Crime rate falls in 2010

Published 7:24 pm Saturday, January 1, 2011

Flowers: A bouquet of flowers lies where Alissa Johnson, 25, was shot on Cogic Square this summer. Johnson’s is one of two homicides this year that remain unsolved, despite an overall crime rate that fell nearly 9 percent.

It was a good year for crime-fighters in the city of Suffolk.

Criminal offenses in 2010 were down nearly 9 percent compared to 2009. Suffolk Police Chief Thomas Bennett attributes the decline to a number of factors, including effective police work, aggressive prosecution and critical help from law-abiding citizens.

“We’ve had a real good year as compared to last year,” Bennett said.

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As of Dec. 15, crime was down 8.9 percent in Suffolk compared to the same time period last year, Bennett said. In particular, of the eight “Part I” offenses monitored closely by police — homicide, rape, robbery, aggravated assault, motor vehicle theft, burglary, larceny and arson — only one category has risen from 2009.

“The only one of them that is up any is motor vehicle theft,” Bennett said. That increase represents a rise of only three crimes, from 80 to 83.

Bennett boasts several significant decreases in the other categories: homicide is down 42 percent, and rape and arson both have declined by 56 percent.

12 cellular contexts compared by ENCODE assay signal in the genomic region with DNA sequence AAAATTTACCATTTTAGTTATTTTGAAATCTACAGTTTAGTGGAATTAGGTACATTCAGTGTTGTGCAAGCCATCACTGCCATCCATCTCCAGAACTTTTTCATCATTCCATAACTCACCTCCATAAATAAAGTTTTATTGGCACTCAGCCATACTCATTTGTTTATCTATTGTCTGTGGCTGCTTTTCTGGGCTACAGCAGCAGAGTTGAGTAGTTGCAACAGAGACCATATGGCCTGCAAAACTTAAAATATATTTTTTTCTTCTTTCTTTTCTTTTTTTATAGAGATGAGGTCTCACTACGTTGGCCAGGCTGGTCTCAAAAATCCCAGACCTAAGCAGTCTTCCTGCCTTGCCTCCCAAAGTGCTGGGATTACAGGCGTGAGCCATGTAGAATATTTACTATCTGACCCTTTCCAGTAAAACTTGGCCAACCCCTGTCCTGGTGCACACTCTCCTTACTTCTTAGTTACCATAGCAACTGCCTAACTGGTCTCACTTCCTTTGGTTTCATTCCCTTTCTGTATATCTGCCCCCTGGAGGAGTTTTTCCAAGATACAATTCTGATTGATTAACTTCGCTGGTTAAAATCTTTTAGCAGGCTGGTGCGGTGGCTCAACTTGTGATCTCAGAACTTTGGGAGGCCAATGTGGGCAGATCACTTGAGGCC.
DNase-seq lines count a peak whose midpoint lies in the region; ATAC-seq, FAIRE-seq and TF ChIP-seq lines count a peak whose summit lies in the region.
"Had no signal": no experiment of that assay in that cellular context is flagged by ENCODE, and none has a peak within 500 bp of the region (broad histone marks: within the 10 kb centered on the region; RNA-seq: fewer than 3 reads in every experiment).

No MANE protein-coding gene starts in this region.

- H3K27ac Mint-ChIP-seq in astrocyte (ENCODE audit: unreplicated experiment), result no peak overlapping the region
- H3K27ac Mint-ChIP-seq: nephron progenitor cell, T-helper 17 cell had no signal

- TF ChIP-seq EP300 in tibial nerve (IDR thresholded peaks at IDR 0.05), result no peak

Burglary, aggravated assault and robbery all have dropped between 6 and 16 percent.

The larceny category shows a percentage decline of only 5 percent, but that reflects a decrease of 80 crimes.

“That’s fairly significant,” Bennett said.

Bennett places the credit for the decline squarely on the shoulders of his department, the city’s prosecutors and an alert citizenry.

“I think we’ve got a really good criminal justice team,” Bennett said. “Our officers and detectives work real hard to solve cases and arrest the people that need to be arrested, and our assistant commonwealth’s attorneys work hard to prosecute these crimes.”

In addition, help from citizens has been especially effective this year, helping to solve several high-profile cases.

“We can’t do a lot of things we do without our citizens’ help,” Bennett said. “They provide us critical information.”

Bennett also credited some of the decline to the North Suffolk Neighborhood Enforcement Team. The new team was instituted a year ago after recognizing a need for one and seeing success with the downtown team.

“That’s made a tremendous difference,” Bennett said. “We’ve been able to keep a presence up north and downtown now.”

Finally, Bennett has a hunch that some of the city’s worst offenders are not currently on the streets.

“A small percentage of people commit a large percentage of crime,” he said. “I think we’ve probably got some of the right folks in jail right now. That’s just a feeling I have. I can’t prove that.”

The city ends the year with four homicides. Nobody has been charged in two of the slayings — 25-year-old Alissa Johnson on July 18, and 31-year-old Katina Jones, who was found dead in her apartment Nov. 7.

“Our investigators worked hard on those,” Bennett said. “We followed up on every single lead. We publicized them. We talked to different people. When we get that fresh information, we follow up on it.”

Bennett is confident suspects will be brought to justice in both cases, he said.

“All it takes is one person telling us something very critical,” he said. “Frequently, that’s how they’re solved.”

To provide information anonymously on any crime, call Crime Line at 1-888-LOCK-U-UP. Callers to Crime Line never have to give their names or appear in court, and may be eligible for a reward of up to $1,000.